In Attorney General Opinion H-917 (1976), we first announced that this office would follow the uniform rule that the common-law right of privacy lapses upon death. See Open Records Decision No. 272 (1981). We have determined, however, that there is no similar presumption that prohibitions against disclosure in confidentiality statutes lapse upon the death of the subject of the information. Attorney General Opinion DM-61 at 3 (1991), JM-851 at 2 (1988); see also Attorney General Opinion JM-229 (1984); Open Records Decision No. 529 (1989). Whether a confidentiality provision lapses upon death is a question of statutory construction. Attorney General Opinion DM-61 at 3 (1991); Open Records Decision No. 524 at 3 (1989). We have previously stated that a confidentiality provision will lapse upon death when the statute is enacted merely to protect information that would be covered by a common-law right of privacy or when the statute only protects a living person's privacy . Open Records Decision Nos. 536 (1989) (provision which protects police officer's photograph ceases to apply after death of officer), 524 at 3 (1989) (confidentiality of student records under Gov't Code § 552.114 lapses upon death). In other instances where we have found that a statutory provision would lapse upon death, we have determined that the statute was specifically applicable to living persons, and the circumstances involved the release of the information in question based on another statutory obligation. Attorney General Opinion DM-61 (1991) (death certificates); Open Records Decision No. 529 (1989) (autopsy reports). For example, in Open Records Decision No. 529 (1989), we stated that a confidentiality provision prohibiting the release of an AIDS test result would lapse upon death because the confidentiality provisions were expressed in language applicable to living persons, and a contrary interpretation would interfere with a medical examiner's statutory obligation to make full inquest reports. Conversely, we have held that when nothing in the statute indicates that the legislature intended the confidentiality provisions to apply only during lifetime, the statutory protection would not lapse upon the death of the subject of the information. Attorney General Opinion JM-851 at 2 (1988), JM-229 at 4 (1984).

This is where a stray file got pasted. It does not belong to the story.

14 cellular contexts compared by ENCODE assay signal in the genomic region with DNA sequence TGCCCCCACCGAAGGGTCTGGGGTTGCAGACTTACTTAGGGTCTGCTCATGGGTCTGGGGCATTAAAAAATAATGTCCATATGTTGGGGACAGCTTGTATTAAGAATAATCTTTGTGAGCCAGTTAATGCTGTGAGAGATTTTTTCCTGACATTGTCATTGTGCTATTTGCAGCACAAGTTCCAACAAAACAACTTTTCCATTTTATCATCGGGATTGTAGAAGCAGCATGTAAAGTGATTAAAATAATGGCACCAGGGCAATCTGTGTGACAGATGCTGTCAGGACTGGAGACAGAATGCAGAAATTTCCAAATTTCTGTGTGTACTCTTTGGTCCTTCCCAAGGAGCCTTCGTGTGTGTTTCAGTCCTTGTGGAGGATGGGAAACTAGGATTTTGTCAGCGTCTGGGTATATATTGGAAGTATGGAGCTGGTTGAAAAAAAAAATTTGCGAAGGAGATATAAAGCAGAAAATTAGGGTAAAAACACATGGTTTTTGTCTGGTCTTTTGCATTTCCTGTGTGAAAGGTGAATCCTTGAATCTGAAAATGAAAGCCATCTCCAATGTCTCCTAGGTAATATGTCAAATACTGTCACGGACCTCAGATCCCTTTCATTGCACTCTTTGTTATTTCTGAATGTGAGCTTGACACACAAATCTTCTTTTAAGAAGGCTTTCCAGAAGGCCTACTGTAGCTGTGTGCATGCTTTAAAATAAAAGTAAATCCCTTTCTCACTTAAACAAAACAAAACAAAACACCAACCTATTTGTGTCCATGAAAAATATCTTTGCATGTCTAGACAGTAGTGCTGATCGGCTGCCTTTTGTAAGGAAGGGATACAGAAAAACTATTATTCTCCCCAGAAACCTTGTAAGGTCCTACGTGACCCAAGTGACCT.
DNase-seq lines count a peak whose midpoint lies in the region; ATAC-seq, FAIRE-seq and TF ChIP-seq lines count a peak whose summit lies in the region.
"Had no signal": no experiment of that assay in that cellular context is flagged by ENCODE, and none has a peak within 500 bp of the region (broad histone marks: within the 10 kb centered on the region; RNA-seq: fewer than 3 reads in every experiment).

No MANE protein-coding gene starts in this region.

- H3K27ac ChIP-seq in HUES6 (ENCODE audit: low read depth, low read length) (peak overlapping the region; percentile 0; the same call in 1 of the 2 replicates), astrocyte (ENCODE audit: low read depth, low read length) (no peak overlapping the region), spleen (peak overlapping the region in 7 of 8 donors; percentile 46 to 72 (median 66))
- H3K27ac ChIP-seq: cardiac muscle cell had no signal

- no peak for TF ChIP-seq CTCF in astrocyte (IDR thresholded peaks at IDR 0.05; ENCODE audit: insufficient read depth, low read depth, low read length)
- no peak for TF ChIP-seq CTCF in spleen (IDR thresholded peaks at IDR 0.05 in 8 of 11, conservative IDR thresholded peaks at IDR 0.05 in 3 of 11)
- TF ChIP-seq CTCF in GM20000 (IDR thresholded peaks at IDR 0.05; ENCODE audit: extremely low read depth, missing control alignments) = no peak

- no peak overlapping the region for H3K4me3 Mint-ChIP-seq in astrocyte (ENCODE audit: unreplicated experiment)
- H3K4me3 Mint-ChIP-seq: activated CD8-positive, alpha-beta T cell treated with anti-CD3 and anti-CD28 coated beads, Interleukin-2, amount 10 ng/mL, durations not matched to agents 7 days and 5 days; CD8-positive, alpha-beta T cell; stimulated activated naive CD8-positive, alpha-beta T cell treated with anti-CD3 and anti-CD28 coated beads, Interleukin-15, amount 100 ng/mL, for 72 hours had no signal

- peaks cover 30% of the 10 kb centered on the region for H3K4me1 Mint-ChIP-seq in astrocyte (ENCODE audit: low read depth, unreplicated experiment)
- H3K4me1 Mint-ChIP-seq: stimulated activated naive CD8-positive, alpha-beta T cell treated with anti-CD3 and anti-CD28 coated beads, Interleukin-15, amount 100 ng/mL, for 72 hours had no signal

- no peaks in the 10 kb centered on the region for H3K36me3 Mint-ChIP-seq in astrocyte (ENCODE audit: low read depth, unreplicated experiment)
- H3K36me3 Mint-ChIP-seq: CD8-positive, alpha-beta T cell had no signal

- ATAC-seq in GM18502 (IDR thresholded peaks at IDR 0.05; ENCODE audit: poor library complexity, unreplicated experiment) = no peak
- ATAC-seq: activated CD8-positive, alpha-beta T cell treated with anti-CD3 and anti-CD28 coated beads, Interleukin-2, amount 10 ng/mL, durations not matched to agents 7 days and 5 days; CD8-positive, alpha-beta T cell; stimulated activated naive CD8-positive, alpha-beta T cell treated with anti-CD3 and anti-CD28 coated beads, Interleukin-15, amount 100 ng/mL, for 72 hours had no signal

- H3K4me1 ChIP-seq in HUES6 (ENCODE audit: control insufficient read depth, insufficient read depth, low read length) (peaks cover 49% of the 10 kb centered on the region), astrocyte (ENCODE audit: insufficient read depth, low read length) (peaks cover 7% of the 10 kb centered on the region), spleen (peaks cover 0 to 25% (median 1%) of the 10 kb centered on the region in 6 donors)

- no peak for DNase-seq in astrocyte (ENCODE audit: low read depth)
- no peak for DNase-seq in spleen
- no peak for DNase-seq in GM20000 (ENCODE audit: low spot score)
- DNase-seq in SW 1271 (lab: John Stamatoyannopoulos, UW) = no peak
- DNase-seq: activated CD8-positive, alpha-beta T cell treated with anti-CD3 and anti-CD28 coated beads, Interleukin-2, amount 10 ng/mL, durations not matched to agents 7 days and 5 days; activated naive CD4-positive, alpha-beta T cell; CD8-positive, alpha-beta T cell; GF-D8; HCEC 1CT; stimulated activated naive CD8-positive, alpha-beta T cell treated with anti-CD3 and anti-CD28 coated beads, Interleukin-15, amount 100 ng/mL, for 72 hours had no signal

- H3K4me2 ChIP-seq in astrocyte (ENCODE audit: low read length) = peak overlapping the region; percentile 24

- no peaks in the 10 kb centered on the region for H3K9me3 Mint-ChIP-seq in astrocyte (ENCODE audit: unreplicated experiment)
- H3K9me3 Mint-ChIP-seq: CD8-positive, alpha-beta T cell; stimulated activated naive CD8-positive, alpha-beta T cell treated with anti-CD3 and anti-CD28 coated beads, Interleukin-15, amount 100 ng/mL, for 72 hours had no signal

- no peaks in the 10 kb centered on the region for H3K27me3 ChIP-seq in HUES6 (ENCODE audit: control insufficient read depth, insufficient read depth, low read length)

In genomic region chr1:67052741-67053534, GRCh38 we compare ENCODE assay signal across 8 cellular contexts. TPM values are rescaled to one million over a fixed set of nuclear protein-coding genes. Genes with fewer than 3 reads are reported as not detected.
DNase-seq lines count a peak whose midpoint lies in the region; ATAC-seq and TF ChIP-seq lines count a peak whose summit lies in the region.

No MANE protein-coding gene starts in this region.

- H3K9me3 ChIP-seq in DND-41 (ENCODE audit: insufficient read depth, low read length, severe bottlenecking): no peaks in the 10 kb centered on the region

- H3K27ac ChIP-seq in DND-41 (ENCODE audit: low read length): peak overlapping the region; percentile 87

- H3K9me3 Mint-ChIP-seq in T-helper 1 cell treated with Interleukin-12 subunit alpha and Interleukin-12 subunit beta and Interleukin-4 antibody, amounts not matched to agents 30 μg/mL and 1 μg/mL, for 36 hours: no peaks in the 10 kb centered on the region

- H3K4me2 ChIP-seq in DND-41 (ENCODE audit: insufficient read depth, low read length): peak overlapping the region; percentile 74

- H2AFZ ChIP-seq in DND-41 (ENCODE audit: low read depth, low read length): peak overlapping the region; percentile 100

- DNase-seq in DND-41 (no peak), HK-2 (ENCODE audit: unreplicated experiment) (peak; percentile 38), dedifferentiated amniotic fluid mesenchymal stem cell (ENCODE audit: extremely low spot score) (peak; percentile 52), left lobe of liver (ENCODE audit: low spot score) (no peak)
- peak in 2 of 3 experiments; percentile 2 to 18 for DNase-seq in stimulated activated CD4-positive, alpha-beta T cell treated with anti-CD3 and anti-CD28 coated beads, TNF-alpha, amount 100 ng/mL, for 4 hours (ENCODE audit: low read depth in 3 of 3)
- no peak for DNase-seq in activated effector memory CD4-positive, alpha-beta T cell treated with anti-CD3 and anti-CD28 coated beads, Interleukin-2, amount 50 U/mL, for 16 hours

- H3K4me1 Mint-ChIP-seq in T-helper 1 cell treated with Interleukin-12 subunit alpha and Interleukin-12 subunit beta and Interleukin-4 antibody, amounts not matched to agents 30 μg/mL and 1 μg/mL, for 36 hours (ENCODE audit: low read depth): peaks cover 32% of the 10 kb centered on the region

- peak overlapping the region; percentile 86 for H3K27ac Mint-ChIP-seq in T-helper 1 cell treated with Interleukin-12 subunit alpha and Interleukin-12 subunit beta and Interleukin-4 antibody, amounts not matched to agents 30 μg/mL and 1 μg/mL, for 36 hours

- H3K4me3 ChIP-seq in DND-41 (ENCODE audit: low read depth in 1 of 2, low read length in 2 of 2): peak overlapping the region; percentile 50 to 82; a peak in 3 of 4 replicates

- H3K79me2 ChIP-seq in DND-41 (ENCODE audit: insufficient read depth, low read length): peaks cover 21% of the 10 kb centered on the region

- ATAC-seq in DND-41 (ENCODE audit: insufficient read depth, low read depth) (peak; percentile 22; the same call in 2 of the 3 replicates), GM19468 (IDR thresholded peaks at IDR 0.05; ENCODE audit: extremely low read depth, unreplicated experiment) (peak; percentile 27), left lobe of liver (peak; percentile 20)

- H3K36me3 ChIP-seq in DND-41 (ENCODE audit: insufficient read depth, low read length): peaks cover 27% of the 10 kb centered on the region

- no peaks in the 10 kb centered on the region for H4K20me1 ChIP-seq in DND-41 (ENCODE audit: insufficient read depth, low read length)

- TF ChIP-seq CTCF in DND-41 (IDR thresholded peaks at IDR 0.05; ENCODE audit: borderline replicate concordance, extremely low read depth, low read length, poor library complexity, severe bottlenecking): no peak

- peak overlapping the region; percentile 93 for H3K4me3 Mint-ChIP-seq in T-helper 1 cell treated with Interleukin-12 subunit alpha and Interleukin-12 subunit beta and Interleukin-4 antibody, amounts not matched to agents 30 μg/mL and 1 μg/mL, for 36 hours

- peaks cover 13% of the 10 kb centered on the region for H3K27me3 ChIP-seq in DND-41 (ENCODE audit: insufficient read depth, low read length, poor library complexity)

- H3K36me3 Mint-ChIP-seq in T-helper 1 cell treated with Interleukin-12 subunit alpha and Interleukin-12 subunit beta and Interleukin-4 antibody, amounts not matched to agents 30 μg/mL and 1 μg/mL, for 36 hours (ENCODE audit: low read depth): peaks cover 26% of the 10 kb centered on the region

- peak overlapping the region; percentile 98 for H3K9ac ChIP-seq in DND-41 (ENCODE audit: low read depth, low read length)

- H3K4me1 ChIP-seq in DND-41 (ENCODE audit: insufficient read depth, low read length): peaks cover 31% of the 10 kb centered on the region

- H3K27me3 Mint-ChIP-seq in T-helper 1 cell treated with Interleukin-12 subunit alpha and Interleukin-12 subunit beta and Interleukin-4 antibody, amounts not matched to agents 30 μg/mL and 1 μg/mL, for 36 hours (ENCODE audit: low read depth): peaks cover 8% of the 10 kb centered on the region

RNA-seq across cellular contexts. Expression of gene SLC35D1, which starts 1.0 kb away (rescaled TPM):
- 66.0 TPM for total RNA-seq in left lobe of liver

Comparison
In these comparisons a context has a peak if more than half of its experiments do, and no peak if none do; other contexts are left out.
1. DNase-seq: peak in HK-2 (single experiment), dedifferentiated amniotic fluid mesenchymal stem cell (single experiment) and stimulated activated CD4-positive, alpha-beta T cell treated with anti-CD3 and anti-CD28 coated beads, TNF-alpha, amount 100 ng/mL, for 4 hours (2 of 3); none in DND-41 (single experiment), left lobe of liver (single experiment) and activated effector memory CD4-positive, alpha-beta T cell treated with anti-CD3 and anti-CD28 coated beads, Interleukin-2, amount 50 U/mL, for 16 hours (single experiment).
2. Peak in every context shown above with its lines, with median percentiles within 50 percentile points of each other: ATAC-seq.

At the time that the requested information was obtained and maintained by the board, it related to an inmate subject to executive clemency. After reviewing section 508.313, we find nothing in the statute itself to indicate that the legislature intended the provision to apply only during the lifetime of the inmate. Furthermore, the confidentiality provision appears to protect more than the inmate's privacy interests. It protects the deliberations of the board by encouraging frank and open discussion in its decision-making process. We conclude, therefore, that the board must withhold the requested information under section 508.313 of the Government Code. Attorney General Opinion JM-851 (1988). Section 508.313 of the Government Code remains in force after the death of the inmate.
Having ruled that the requested information is confidential under section 552.101 in conjunction with section 508.313 of the Government Code, we need not address your other arguments. Documents that you acknowledge are public documents should be released to the requestor promptly. Gov't Code § 552.221.
We are resolving this matter with an informal letter ruling rather than with a published open records decision. This ruling is limited to the particular records at issue under the facts presented to us in this request and should not be relied upon as a previous determination regarding any other records. If you have questions about this ruling, please contact our office.
Ref: ID# 123939
Encl: Submitted documents
cc: Mr. Mike Ward
1. In reaching our conclusion here, we assume that the "representative sample" of records submitted to this office is truly representative of the requested records as a whole. See Open Records Decision Nos. 499 (1988), 497 (1988) (where requested documents are numerous and repetitive, governmental body should submit a representative sample; but if each record contains substantially different information, all must be submitted). This open records letter does not reach, and therefore does not authorize the withholding of any other requested records to the extent that those records contain substantially different types of information than that submitted to this office.
2. "Releasee" means a person released on parole or to mandatory supervision. Gov't Code § 508.001.